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Kids and Eye Safety

Understandably, moms and dads are concerned with the eye safety of their kids. But it can be a challenge to know how to choose the toys that are the safest and most educational.

Infants are born with a partially developed visual system which forms throughout their early years with the right sort of stimulation. Nothing stimulates a child's visual development more efficiently than toys that encourage hand-eye coordination and a deeper understanding of spatial relationships. Ideal toys that stimulate a baby's sight in his or her first year include toys with basic shapes or bright primary colors and activities that have interactive or removable objects, puppets and books. Until they're 3 months old, a baby's ability to see color hasn't properly developed, so high contrast black and white pictures of things like shapes and simple patterns are really helpful for stimulating visual development.

Since children spend a large amount of their day playing with toys, parents need to be sure that their toys are safe for both their overall health, and their vision. Kids should be given toys especially created for their specific age group. Along with age appropriateness is to make sure that toys are developmentally appropriate, too. Despite the fact that toy companies print targeted age groups on packaging, it is up to you to be alert, and prevent your child from playing with anything that may lead to eye injury or vision loss.

An excellent toy for most ages is blocks, but for younger children, check that the corners and edges are blunted, to reduce the risk of harm. Toy size is another important thing to look at. The general rule with toddlers is that a toy that is mouth size is not recommended. Be watchful of toys that can be manipulated into a smaller size also. It's advised to put small toys aside until your child is older.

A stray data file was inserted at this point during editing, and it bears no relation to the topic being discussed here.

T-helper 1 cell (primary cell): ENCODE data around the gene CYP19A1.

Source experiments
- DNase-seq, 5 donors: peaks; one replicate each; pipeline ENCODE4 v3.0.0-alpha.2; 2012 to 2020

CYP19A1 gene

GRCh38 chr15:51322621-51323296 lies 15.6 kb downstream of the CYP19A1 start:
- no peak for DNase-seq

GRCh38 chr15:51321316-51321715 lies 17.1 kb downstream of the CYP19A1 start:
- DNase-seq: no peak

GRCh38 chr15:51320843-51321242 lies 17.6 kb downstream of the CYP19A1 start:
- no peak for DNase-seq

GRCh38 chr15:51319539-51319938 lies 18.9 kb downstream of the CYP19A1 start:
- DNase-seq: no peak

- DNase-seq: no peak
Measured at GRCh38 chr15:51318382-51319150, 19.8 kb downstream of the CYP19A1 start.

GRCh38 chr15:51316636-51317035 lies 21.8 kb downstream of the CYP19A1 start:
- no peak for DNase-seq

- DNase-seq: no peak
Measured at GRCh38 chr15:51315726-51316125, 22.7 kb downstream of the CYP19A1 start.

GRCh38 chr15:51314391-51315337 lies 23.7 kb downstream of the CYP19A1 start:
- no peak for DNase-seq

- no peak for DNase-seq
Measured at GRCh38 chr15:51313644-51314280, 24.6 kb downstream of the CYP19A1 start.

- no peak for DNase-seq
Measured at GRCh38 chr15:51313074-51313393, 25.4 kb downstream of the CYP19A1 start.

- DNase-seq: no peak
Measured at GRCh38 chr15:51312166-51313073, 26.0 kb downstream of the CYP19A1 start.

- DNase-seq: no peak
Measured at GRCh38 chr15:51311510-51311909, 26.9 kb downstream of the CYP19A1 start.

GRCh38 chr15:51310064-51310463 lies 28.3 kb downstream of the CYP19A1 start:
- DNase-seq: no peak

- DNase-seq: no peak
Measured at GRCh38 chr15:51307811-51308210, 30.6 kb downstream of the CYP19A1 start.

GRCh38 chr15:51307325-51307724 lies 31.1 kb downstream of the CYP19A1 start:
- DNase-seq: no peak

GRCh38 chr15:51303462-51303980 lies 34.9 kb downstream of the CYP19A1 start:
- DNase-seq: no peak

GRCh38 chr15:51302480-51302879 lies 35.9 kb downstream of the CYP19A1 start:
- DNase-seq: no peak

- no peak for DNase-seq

Stuffed, plush toys are best if machine washable, and, especially when it comes to smaller children, free of tiny parts that can be pulled off, such as buttons or ribbons. Avoid toys that have points or edges or any sharp parts for young children, and check that things with long sticks, like pony sticks or toy brooms have rounded handles. Always pay attention when they play with such toys.

If your child is under 6 years old, be wary of toys with flying parts, such as slingshots. Even if a child is old enough to play with such toys, you still need to pay close attention with toys like that. On the other hand, for teens who play with chemistry sets or woodworking tools, always make sure they are wearing safety goggles.

So the next time you're looking for gifts, take note of the company's advice about the intended age group for the toy you had in mind. Ensure that there's no danger posed to your child's eyes - even if your child really wants it.

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